(DOE/Sandia National Laboratories) The Department of Energy recently awarded $14 million to form a Sandia National Laboratories-led center to improve the understanding of perovskite-based photovoltaic technologies and determine the best tests to evaluate the new solar panels’ lifetimes.
(DGIST (Daegu Gyeongbuk Institute of Science and Technology)) Perovskite colloidal quantum dots (Pe-CQDs) are highly promising nanocrystals for optoelectronic applications. However, the size of the crystals should ideally be equal to ensure a consistent energy landscape. In a recent study, scientists clarified the relationship between differences in particle size — polydispersity — and the optoelectronic characteristics of Pe-CQDs. They showed that using equally sized, or ‘monodisperse,’ quantum dots results in markedly better performance in Pe-CQD solar cells, paving the way for future optoelectronic devices.
(NYU Tandon School of Engineering) A team at the NYU Tandon School of Engineering has advanced a critical step in fabrication of Perovskite solar cells: p-type doping of organic hole-transporting materials within the cells. The research, “CO2 doping of organic interlayers for perovskite solar cells,” appears in Nature.
(ARC Centre of Excellence in Exciton Science) Research has revealed the structure of 2D perovskite thin films resembles a sandwich containing layers beneficial for generating electricity more efficiently in photovoltaics.
(Imperial College London) Scientists have uncovered the exact mechanism that causes new solar cells to break down, and suggest a potential solution.
(National Centre of Competence in Research (NCCR) MARVEL) Perovskite solar cells are among the most promising and cheapest photovoltaic technologies, but widespread application has been hampered by issues linked to long-term stability and processability. In a new paper, researchers including Prof. Michele Parrinello of Università della Svizzera italiana and ETHZ, and Paramvir Ahlawat, a PhD student of EPFL’s Ursula Reothlisberger, address this problem with a combined experimental and simulation study that could improve the design of industrial-scale processing techniques for two leading perovskites.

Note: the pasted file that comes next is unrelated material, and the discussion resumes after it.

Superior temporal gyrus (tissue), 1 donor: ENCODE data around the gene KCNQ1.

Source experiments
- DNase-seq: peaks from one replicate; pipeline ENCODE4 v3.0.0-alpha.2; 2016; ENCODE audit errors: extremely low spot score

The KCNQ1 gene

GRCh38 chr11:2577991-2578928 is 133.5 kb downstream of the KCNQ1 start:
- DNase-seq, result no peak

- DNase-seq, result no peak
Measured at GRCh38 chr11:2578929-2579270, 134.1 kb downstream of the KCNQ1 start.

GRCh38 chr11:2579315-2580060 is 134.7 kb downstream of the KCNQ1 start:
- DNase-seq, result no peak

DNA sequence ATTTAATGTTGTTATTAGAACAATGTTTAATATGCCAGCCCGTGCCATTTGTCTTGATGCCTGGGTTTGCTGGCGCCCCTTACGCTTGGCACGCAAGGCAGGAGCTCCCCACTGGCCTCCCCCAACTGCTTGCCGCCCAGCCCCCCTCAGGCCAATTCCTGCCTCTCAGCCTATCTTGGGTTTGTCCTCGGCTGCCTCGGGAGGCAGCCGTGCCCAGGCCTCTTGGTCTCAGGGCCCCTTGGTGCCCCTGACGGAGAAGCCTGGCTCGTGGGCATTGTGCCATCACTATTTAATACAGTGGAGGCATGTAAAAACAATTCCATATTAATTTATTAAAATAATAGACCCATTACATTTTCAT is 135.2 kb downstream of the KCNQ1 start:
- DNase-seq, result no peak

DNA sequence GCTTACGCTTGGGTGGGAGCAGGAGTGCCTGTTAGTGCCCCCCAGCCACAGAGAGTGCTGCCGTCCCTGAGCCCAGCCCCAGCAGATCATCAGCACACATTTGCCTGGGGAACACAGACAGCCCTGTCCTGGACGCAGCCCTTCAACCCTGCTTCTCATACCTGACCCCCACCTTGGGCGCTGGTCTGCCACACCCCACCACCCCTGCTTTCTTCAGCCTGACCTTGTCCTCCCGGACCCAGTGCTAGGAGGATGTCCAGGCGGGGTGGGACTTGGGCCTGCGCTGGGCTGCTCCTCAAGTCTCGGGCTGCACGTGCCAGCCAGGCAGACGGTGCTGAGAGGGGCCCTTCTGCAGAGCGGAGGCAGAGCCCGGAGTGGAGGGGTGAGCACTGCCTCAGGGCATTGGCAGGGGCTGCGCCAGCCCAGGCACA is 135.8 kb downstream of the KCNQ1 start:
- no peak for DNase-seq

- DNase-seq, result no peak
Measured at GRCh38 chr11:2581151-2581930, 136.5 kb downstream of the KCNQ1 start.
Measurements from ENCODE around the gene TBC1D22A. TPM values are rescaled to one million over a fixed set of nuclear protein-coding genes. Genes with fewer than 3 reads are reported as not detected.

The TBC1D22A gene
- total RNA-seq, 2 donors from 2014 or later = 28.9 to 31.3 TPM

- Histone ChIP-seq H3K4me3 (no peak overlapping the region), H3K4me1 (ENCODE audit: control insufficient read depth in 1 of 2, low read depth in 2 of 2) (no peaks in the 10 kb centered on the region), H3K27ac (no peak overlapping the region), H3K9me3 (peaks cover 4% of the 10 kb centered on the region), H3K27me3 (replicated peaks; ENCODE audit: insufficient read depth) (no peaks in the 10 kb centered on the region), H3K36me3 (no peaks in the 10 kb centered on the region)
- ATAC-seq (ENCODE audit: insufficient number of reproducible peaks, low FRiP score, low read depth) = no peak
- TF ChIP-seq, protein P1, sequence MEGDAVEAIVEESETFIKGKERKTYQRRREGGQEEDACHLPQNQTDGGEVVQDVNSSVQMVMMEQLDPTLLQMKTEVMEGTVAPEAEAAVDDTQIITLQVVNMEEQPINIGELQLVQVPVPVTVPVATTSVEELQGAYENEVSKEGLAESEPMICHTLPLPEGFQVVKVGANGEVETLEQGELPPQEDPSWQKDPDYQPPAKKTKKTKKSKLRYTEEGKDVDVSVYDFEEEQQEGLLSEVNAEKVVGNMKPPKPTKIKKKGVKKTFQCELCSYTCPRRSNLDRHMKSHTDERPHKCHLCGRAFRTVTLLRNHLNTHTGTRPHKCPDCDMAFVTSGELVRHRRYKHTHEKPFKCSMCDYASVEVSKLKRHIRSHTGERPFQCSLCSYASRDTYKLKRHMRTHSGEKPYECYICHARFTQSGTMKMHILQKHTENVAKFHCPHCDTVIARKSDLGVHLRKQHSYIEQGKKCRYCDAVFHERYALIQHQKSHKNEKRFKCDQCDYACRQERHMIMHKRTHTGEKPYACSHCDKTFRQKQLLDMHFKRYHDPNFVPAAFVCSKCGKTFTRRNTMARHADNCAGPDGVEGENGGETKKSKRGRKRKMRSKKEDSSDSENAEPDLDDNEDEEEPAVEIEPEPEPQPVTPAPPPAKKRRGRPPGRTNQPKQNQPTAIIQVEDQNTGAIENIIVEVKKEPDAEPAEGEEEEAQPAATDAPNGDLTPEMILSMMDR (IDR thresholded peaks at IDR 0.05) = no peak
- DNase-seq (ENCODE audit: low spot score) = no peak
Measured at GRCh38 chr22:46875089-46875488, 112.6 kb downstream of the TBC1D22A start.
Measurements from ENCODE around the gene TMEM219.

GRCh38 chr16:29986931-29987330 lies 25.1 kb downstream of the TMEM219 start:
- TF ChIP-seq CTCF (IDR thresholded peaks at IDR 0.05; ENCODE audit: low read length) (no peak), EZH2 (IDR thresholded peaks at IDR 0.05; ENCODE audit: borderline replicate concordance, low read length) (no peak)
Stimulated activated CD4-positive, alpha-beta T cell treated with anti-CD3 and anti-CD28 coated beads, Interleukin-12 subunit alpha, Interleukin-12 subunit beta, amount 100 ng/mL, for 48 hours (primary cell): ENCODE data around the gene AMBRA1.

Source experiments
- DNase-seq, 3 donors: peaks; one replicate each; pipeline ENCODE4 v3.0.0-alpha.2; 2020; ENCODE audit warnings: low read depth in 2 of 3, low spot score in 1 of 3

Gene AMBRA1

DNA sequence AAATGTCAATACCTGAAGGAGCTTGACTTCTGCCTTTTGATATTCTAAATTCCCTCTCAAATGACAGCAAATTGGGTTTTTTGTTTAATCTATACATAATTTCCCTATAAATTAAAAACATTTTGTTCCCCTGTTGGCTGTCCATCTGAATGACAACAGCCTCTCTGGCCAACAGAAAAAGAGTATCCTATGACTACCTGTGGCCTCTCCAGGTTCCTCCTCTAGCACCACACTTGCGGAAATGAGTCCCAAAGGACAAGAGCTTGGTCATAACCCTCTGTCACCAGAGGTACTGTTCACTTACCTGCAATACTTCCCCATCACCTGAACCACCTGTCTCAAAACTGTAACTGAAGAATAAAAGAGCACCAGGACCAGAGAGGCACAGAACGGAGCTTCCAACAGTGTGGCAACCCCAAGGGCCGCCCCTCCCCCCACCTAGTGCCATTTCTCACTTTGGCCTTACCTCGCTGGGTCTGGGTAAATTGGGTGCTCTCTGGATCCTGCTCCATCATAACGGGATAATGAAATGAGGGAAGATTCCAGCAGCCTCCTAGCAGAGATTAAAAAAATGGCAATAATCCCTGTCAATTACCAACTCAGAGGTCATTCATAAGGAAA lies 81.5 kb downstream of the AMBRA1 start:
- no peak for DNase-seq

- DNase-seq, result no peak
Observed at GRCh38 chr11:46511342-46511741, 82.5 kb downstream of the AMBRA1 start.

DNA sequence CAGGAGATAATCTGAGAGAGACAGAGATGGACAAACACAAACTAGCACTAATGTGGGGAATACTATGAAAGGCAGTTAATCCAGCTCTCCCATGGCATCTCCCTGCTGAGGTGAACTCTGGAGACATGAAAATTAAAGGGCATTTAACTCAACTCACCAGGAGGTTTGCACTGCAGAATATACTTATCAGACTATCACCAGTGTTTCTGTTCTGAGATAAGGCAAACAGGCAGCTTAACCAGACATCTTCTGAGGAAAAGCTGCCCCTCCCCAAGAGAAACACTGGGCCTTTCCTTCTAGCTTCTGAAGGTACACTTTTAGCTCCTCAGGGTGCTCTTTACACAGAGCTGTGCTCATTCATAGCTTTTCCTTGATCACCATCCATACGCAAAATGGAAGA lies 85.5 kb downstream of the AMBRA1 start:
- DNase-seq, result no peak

Researchers have used carbon dots, created from human hair waste sourced from a barbershop, to create a kind of ‘armor’ to improve the performance of cutting-edge solar technology. In a study,Â the researchers led by Professor Hongxia Wang in collaboration with Associate Professor Prashant Sonar of QUT’s Centre for Materials Science showed the carbon nanodots could […]
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(Karlsruher Institut für Technologie (KIT) ) From cell to module without loss of efficiency: Researchers at Karlsruhe Institute of Technology (KIT) have managed to produce perovskite solar modules with minimum scaling loss. For this purpose, they combined laser-based series interconnections with vacuum processing of all layers of the solar cell. They achieved an 18 percent efficiency on an area of four square centimeters – a world record for vacuum-processed perovskite solar modules.
(NASA/Johnson Space Center) On March 14, the Paraguayan Space Agency (AEP) deployed a satellite from the space station to help track a tiny parasite that causes Chagas disease. The satellite, Guaranisat-1, is the first developed and put into orbit by Paraguay.
(DOE/Los Alamos National Laboratory) A new, simpler solution process for fabricating stable perovskite solar cells overcomes the key bottleneck to large-scale production and commercialization of this promising renewable-energy technology, which has remained tantalizingly out of reach for more than a decade.